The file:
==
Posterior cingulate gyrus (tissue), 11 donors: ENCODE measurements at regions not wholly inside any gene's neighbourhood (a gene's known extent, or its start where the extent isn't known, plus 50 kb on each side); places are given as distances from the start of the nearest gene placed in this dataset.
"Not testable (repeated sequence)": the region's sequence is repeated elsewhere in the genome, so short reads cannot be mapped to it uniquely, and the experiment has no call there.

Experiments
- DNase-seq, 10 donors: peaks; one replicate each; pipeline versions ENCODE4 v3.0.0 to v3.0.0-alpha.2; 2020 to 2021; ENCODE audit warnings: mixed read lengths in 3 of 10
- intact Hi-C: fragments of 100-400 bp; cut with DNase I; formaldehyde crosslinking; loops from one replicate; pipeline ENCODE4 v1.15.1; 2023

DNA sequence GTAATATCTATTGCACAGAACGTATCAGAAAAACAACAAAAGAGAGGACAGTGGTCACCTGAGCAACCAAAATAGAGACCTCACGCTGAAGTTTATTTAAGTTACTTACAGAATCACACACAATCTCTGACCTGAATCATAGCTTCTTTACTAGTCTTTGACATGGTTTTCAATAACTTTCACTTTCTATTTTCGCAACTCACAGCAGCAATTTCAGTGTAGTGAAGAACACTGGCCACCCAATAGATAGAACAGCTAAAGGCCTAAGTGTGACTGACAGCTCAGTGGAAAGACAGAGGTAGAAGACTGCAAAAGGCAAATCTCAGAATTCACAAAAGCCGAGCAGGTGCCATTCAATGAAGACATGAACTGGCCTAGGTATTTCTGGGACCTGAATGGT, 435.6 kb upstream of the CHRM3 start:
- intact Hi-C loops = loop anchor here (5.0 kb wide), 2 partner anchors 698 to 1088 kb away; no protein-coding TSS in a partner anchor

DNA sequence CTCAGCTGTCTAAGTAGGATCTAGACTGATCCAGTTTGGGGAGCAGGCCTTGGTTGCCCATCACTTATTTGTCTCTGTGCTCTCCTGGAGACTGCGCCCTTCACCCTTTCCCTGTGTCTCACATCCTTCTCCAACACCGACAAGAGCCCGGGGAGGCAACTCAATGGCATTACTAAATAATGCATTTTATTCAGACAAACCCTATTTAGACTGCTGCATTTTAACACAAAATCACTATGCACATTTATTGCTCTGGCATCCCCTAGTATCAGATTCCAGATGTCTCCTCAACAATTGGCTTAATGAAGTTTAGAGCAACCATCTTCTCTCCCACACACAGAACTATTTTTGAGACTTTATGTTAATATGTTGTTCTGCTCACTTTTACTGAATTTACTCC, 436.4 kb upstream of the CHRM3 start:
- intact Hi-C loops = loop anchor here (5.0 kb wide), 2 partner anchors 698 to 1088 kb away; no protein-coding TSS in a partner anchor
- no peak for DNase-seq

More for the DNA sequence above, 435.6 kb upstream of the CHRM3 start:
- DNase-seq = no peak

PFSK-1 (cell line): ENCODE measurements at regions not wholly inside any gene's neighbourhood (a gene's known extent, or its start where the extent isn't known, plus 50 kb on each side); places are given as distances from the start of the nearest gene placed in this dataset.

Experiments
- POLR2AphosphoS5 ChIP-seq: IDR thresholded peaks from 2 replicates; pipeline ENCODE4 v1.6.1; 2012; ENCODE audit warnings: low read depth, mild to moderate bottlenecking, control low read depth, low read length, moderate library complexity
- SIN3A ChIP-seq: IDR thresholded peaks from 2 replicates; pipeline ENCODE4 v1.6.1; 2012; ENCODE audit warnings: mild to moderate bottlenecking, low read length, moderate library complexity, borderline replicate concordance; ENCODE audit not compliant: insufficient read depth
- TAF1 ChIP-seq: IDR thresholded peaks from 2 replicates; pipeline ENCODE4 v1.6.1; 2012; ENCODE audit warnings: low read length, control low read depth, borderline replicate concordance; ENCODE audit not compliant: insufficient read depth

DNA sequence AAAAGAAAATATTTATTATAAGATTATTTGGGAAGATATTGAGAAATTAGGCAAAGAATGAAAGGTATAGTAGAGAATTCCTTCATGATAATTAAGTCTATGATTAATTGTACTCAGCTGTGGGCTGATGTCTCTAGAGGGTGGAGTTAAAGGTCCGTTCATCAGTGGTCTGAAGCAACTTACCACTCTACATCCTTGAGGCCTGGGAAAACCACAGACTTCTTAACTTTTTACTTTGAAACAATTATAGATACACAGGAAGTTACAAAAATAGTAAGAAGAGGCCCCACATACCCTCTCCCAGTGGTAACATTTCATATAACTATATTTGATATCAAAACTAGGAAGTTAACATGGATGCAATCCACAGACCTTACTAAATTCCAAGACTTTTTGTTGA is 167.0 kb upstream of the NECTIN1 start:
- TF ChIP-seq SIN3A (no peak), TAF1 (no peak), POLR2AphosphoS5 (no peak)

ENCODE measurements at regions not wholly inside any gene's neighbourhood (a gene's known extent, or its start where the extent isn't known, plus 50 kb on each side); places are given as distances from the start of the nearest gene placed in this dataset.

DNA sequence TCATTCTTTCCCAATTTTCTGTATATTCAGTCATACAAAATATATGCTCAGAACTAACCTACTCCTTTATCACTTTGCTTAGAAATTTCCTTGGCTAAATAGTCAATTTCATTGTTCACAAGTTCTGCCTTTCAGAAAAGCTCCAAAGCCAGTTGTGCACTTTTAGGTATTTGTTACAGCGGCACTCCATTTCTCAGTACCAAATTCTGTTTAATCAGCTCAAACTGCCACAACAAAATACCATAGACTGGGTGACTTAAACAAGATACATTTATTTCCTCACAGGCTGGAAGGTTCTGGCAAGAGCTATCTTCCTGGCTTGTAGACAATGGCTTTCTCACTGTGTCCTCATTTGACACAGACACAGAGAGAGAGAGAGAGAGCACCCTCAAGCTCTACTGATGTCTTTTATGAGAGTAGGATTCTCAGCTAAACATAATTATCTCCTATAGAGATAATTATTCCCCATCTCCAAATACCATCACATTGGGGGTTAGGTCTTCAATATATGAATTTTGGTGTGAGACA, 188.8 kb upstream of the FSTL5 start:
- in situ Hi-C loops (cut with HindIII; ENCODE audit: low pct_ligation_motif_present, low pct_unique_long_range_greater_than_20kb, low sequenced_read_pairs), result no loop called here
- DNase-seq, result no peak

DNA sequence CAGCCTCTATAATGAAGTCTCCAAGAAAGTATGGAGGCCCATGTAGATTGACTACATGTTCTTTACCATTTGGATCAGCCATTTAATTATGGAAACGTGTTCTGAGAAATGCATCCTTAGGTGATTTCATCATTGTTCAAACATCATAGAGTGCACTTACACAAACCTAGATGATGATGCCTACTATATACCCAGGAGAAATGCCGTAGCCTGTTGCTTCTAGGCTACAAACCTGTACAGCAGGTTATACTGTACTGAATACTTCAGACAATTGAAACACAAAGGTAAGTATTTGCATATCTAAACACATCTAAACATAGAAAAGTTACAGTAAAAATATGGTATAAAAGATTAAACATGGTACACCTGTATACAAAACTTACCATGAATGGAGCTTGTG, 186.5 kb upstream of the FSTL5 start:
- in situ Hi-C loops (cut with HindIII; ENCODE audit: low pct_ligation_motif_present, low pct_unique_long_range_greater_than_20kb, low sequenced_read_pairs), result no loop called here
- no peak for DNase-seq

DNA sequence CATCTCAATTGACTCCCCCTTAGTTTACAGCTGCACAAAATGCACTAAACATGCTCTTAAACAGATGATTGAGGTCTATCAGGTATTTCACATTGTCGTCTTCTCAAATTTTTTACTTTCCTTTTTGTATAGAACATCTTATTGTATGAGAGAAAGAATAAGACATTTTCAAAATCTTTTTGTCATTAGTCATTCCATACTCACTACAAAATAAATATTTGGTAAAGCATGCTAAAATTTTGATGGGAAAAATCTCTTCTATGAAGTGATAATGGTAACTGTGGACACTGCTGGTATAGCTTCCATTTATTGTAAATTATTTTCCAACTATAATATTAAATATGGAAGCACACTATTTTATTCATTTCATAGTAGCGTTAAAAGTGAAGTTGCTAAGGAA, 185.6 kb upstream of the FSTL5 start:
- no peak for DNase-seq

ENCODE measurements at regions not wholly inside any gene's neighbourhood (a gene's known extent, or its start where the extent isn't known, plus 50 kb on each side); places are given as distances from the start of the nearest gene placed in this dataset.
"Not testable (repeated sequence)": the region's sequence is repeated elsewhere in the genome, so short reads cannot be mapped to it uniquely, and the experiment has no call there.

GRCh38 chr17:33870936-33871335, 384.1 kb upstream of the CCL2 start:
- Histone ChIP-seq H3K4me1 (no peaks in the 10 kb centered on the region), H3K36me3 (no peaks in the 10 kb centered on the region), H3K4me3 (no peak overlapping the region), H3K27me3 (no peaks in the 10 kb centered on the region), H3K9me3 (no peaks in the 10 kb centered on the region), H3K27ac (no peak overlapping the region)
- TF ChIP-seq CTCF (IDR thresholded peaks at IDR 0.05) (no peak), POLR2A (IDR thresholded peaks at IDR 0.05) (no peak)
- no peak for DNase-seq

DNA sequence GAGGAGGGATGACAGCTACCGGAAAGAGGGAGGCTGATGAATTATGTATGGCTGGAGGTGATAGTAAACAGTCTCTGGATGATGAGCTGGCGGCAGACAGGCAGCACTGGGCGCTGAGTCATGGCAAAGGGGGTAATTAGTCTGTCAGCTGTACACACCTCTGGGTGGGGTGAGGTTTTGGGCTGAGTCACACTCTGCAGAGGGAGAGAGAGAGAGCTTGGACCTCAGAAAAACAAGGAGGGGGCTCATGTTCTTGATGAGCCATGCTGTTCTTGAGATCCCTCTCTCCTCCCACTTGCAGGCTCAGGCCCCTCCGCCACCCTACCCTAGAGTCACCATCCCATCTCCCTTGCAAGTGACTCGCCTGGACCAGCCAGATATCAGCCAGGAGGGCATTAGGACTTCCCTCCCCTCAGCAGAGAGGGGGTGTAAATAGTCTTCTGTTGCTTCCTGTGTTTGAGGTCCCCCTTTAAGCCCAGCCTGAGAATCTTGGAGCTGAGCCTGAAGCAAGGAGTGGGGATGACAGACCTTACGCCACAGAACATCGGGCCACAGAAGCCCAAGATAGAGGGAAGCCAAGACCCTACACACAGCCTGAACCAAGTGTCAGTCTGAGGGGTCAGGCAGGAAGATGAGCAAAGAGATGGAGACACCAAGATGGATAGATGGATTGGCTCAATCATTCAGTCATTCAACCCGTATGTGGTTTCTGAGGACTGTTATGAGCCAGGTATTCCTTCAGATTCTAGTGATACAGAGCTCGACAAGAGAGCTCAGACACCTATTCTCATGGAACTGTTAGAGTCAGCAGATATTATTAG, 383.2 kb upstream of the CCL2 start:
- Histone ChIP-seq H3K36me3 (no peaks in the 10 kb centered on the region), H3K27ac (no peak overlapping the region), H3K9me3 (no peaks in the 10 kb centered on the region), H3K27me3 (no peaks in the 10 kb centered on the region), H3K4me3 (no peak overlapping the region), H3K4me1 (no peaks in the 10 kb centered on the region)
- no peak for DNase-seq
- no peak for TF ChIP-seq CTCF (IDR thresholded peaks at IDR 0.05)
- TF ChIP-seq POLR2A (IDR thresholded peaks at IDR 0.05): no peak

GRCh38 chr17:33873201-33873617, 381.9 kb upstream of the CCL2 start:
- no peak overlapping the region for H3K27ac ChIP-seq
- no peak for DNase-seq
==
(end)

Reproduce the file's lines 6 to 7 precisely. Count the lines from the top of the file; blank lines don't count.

DNA sequence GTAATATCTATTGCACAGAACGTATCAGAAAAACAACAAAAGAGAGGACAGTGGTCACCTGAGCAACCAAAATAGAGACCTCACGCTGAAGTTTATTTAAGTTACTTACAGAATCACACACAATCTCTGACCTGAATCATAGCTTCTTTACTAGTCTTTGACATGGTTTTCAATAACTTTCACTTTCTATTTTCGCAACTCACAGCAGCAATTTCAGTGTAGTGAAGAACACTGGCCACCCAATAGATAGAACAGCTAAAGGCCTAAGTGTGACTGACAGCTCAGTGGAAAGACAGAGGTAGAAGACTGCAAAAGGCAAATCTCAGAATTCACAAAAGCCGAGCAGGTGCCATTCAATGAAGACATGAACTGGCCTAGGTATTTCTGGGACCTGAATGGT, 435.6 kb upstream of the CHRM3 start:
- intact Hi-C loops = loop anchor here (5.0 kb wide), 2 partner anchors 698 to 1088 kb away; no protein-coding TSS in a partner anchor